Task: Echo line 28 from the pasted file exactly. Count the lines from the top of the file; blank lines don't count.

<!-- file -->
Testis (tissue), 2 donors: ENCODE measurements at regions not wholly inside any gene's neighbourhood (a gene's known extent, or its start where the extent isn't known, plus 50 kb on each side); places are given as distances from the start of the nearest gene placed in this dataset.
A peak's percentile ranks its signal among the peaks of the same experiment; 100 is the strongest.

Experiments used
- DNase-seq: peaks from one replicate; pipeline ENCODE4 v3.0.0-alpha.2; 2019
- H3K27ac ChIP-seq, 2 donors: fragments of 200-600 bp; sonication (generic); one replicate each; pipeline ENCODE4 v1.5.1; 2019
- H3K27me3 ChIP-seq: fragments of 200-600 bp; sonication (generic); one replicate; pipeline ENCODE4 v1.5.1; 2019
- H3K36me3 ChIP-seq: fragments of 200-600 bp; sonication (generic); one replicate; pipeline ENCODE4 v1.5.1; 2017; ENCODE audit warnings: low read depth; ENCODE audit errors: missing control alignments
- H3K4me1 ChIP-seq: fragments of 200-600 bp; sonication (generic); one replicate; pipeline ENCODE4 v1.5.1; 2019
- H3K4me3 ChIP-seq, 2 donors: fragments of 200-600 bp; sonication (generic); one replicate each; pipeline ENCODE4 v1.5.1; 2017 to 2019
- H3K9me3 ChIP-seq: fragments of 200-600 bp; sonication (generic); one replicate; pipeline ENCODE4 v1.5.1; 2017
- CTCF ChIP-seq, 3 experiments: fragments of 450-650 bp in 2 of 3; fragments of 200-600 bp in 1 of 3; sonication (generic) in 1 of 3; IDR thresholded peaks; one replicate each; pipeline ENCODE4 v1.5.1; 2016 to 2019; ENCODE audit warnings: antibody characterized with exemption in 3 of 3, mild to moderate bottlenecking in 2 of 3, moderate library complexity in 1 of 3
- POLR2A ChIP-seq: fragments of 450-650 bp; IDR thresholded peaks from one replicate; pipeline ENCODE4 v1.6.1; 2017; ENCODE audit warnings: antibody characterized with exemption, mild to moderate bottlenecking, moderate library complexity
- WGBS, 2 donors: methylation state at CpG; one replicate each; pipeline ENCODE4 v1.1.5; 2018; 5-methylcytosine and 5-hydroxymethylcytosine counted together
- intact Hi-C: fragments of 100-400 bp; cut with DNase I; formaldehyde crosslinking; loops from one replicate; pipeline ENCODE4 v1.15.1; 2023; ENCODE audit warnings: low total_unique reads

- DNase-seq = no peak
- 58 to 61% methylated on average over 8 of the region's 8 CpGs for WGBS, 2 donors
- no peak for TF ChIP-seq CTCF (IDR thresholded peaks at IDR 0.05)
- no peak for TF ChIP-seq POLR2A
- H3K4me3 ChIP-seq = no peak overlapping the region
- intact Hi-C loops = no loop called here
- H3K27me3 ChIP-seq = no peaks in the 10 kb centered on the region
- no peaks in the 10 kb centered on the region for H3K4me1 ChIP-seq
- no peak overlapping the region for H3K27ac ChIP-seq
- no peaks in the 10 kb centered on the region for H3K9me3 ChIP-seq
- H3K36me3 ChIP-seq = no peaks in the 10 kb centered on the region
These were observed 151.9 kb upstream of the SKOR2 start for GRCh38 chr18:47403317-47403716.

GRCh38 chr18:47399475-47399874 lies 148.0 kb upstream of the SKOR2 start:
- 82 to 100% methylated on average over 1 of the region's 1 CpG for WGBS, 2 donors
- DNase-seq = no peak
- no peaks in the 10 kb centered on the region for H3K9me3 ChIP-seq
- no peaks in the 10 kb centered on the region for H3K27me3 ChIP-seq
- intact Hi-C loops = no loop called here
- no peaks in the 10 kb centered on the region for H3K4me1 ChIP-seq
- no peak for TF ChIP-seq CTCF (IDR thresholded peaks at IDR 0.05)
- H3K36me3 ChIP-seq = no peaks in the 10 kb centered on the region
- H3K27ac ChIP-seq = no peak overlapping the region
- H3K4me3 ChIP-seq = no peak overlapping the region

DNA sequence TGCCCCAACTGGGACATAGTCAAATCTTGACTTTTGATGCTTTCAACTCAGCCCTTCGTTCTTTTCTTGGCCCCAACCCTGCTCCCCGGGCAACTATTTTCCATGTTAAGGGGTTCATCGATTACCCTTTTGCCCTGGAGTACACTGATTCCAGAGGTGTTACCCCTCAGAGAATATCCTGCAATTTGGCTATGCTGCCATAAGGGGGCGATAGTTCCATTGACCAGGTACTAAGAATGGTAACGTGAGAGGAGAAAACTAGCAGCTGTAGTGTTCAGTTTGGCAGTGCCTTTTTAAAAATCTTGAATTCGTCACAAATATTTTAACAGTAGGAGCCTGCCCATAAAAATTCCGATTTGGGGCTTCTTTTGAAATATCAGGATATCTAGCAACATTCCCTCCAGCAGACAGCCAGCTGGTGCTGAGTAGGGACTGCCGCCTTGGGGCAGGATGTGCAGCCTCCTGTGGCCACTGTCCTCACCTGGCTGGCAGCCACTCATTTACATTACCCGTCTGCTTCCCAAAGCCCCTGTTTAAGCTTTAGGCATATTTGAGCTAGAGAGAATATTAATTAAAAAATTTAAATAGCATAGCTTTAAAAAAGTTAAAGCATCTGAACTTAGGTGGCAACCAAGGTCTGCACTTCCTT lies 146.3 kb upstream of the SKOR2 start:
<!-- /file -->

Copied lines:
- 82 to 100% methylated on average over 1 of the region's 1 CpG for WGBS, 2 donors